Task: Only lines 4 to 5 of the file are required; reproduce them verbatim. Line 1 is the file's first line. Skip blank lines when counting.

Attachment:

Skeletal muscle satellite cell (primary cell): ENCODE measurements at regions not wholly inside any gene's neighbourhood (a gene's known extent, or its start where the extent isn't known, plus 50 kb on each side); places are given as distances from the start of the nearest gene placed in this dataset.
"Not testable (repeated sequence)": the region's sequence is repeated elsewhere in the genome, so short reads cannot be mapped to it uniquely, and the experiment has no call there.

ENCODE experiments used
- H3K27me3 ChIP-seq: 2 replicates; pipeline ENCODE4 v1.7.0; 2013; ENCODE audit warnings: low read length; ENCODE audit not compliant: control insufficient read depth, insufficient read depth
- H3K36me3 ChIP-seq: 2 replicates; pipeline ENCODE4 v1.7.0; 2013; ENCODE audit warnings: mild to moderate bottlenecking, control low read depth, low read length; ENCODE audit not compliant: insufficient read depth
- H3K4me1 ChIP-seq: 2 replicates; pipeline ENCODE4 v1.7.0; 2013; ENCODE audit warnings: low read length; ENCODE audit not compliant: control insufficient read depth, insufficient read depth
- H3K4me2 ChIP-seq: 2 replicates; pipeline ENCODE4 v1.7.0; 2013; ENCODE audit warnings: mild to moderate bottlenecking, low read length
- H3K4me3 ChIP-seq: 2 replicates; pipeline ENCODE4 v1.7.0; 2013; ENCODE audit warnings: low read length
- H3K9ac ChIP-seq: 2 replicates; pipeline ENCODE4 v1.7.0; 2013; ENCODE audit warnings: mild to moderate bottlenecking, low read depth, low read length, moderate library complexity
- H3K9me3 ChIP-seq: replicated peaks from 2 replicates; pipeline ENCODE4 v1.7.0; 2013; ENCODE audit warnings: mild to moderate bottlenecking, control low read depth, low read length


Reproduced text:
- H3K27me3 ChIP-seq: 2 replicates; pipeline ENCODE4 v1.7.0; 2013; ENCODE audit warnings: low read length; ENCODE audit not compliant: control insufficient read depth, insufficient read depth
- H3K36me3 ChIP-seq: 2 replicates; pipeline ENCODE4 v1.7.0; 2013; ENCODE audit warnings: mild to moderate bottlenecking, control low read depth, low read length; ENCODE audit not compliant: insufficient read depth